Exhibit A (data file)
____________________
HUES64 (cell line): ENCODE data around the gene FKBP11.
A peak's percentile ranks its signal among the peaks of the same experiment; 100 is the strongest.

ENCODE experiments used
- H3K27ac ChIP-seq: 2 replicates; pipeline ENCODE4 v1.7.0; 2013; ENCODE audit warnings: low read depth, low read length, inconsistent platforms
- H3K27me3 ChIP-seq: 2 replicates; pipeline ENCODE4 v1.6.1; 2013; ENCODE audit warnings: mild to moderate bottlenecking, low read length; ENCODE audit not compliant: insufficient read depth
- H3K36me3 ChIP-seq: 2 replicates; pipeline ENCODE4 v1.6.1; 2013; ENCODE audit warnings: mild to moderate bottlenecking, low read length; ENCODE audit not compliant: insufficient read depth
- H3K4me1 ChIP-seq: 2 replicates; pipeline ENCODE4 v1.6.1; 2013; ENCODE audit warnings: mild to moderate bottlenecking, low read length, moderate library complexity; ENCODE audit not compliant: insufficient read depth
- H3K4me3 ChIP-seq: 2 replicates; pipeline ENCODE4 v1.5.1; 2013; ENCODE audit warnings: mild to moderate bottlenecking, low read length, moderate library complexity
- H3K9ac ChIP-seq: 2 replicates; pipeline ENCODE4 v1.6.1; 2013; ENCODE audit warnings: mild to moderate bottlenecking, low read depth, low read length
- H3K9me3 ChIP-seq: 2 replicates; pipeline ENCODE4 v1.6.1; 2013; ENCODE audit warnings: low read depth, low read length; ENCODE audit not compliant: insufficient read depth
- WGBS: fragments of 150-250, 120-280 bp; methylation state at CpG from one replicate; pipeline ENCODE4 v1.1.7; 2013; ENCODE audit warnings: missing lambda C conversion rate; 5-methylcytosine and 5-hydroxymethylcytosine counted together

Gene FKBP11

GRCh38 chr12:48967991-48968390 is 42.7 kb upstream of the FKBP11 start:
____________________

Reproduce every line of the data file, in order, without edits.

HUES64 (cell line): ENCODE data around the gene FKBP11.
A peak's percentile ranks its signal among the peaks of the same experiment; 100 is the strongest.

ENCODE experiments used
- H3K27ac ChIP-seq: 2 replicates; pipeline ENCODE4 v1.7.0; 2013; ENCODE audit warnings: low read depth, low read length, inconsistent platforms
- H3K27me3 ChIP-seq: 2 replicates; pipeline ENCODE4 v1.6.1; 2013; ENCODE audit warnings: mild to moderate bottlenecking, low read length; ENCODE audit not compliant: insufficient read depth
- H3K36me3 ChIP-seq: 2 replicates; pipeline ENCODE4 v1.6.1; 2013; ENCODE audit warnings: mild to moderate bottlenecking, low read length; ENCODE audit not compliant: insufficient read depth
- H3K4me1 ChIP-seq: 2 replicates; pipeline ENCODE4 v1.6.1; 2013; ENCODE audit warnings: mild to moderate bottlenecking, low read length, moderate library complexity; ENCODE audit not compliant: insufficient read depth
- H3K4me3 ChIP-seq: 2 replicates; pipeline ENCODE4 v1.5.1; 2013; ENCODE audit warnings: mild to moderate bottlenecking, low read length, moderate library complexity
- H3K9ac ChIP-seq: 2 replicates; pipeline ENCODE4 v1.6.1; 2013; ENCODE audit warnings: mild to moderate bottlenecking, low read depth, low read length
- H3K9me3 ChIP-seq: 2 replicates; pipeline ENCODE4 v1.6.1; 2013; ENCODE audit warnings: low read depth, low read length; ENCODE audit not compliant: insufficient read depth
- WGBS: fragments of 150-250, 120-280 bp; methylation state at CpG from one replicate; pipeline ENCODE4 v1.1.7; 2013; ENCODE audit warnings: missing lambda C conversion rate; 5-methylcytosine and 5-hydroxymethylcytosine counted together

Gene FKBP11

GRCh38 chr12:48967991-48968390 is 42.7 kb upstream of the FKBP11 start: